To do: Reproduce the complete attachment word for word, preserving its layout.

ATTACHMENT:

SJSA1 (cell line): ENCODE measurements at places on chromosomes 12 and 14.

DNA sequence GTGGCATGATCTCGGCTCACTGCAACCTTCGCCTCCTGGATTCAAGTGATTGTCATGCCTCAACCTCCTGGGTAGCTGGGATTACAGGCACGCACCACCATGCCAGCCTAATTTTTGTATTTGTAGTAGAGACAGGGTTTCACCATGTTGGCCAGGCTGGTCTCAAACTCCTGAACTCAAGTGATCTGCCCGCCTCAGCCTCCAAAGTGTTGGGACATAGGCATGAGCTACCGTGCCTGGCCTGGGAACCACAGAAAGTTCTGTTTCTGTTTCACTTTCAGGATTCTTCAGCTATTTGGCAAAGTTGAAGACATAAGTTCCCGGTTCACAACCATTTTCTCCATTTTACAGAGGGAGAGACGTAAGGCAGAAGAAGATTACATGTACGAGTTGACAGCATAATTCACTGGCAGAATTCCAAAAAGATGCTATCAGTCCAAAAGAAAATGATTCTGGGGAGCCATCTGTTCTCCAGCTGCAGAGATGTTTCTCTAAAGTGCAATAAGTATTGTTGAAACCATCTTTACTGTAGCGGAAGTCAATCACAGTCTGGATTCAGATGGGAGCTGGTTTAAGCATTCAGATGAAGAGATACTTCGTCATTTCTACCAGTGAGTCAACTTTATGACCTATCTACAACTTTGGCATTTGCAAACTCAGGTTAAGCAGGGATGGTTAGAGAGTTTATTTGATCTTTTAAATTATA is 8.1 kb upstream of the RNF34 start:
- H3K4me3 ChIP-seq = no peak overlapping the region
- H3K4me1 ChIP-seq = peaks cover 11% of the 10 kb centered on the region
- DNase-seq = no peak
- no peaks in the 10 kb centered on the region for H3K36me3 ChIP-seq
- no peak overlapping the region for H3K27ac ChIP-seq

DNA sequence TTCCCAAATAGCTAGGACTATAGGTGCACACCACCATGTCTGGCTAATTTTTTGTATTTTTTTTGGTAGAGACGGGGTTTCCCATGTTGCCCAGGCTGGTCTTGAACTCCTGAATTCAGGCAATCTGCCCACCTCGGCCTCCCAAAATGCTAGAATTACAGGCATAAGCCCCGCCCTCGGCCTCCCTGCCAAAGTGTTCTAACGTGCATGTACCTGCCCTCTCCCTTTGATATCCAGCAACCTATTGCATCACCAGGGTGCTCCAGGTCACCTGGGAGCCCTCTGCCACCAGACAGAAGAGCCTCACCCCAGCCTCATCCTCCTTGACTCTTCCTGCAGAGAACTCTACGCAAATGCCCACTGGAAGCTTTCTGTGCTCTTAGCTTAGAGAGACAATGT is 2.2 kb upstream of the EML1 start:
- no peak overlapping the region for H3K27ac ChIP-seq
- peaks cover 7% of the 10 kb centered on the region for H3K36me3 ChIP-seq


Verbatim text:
SJSA1 (cell line): ENCODE measurements at places on chromosomes 12 and 14.

DNA sequence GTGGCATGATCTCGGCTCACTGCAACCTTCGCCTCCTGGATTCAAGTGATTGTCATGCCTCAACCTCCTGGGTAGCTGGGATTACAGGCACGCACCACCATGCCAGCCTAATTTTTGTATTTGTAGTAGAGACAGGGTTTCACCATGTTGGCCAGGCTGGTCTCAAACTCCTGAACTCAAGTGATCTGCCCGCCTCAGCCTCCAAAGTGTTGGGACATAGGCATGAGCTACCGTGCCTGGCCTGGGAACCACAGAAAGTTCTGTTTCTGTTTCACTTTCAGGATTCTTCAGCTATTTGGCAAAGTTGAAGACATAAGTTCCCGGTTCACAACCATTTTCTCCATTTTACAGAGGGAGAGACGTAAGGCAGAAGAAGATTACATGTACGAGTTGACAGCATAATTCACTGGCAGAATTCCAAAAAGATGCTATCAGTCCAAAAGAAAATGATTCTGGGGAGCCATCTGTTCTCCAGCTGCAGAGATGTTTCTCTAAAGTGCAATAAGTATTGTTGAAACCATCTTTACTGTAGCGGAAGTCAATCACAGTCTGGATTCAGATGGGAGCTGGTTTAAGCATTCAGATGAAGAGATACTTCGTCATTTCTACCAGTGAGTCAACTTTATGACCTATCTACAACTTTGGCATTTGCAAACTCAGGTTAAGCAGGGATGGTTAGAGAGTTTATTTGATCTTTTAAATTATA is 8.1 kb upstream of the RNF34 start:
- H3K4me3 ChIP-seq = no peak overlapping the region
- H3K4me1 ChIP-seq = peaks cover 11% of the 10 kb centered on the region
- DNase-seq = no peak
- no peaks in the 10 kb centered on the region for H3K36me3 ChIP-seq
- no peak overlapping the region for H3K27ac ChIP-seq

DNA sequence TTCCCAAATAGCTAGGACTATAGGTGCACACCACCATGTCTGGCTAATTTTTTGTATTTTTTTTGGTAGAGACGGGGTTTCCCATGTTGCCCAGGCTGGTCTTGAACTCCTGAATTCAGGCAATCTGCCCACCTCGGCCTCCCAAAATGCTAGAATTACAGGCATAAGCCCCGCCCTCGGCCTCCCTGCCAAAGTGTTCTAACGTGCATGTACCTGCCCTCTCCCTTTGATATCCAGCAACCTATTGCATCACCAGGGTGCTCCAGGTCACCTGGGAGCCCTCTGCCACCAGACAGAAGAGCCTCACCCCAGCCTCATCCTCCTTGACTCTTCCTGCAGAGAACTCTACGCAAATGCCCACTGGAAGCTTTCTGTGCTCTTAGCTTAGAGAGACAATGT is 2.2 kb upstream of the EML1 start:
- no peak overlapping the region for H3K27ac ChIP-seq
- peaks cover 7% of the 10 kb centered on the region for H3K36me3 ChIP-seq